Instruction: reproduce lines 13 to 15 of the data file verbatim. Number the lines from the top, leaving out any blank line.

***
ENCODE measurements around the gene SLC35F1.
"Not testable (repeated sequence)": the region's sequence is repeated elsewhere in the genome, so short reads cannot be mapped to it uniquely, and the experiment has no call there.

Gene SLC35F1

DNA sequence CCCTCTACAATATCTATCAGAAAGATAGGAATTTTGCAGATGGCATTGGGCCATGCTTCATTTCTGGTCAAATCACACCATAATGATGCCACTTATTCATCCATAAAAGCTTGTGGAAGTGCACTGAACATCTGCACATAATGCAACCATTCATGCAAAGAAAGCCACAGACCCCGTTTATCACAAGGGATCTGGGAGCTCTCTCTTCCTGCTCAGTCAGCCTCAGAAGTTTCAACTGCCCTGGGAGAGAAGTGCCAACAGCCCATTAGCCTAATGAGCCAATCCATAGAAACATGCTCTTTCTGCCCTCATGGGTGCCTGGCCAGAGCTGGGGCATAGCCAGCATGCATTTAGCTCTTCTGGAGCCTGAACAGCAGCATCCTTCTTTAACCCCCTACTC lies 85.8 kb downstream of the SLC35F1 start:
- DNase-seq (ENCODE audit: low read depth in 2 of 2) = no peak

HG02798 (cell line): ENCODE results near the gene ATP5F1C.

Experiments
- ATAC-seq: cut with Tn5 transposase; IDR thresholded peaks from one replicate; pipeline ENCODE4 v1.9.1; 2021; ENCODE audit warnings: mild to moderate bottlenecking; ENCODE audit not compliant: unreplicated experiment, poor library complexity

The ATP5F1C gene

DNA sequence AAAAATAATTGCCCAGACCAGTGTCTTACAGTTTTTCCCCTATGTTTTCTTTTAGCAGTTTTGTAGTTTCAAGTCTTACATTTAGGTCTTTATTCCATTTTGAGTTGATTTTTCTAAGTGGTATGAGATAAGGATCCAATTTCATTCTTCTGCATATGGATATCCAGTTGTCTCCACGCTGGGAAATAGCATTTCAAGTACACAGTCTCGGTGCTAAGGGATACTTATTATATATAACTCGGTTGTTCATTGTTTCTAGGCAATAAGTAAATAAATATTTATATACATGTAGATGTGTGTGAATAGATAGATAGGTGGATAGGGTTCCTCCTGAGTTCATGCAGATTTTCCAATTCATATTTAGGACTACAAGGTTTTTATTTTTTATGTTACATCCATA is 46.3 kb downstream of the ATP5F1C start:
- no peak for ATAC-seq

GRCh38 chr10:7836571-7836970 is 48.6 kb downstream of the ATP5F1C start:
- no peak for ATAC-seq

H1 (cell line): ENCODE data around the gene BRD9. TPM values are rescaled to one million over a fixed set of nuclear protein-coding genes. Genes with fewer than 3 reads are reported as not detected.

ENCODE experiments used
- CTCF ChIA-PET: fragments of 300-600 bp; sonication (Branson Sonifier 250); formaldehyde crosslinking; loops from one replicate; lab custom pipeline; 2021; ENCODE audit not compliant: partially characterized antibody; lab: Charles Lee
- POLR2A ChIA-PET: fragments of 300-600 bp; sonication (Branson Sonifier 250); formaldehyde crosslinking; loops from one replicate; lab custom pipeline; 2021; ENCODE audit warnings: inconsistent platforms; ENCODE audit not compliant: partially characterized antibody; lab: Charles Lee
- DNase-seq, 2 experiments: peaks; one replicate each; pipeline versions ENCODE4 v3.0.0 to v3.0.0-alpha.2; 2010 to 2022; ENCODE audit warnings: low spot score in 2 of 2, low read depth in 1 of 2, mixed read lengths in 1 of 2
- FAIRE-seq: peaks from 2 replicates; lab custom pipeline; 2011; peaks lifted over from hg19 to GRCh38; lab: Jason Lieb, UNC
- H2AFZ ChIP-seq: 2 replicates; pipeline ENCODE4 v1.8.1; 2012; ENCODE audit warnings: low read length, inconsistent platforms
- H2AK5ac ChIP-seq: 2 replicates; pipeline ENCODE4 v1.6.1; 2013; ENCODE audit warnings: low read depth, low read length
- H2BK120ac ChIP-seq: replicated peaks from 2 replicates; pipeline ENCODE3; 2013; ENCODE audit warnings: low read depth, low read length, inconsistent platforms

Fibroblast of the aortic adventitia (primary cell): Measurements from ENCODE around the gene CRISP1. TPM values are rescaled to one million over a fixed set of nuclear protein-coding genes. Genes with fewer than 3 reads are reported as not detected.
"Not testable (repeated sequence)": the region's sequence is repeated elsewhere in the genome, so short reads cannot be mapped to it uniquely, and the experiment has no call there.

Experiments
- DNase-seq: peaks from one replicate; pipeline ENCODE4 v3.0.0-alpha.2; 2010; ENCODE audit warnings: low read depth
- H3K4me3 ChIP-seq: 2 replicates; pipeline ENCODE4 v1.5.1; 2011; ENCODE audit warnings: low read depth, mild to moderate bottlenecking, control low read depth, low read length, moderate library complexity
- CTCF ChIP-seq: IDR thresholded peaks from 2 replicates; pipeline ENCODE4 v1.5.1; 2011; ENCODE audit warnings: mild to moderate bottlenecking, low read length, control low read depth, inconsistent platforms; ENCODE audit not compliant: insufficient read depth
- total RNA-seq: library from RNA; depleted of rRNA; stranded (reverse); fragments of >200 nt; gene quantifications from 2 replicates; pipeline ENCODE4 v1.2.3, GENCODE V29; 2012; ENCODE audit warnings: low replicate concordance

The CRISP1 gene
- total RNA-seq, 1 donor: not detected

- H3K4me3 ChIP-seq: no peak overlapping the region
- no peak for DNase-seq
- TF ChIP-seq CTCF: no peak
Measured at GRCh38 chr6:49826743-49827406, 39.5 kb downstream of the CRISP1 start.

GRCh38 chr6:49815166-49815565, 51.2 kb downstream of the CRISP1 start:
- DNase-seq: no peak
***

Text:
- no peak for ATAC-seq

H1 (cell line): ENCODE data around the gene BRD9. TPM values are rescaled to one million over a fixed set of nuclear protein-coding genes. Genes with fewer than 3 reads are reported as not detected.

ENCODE experiments used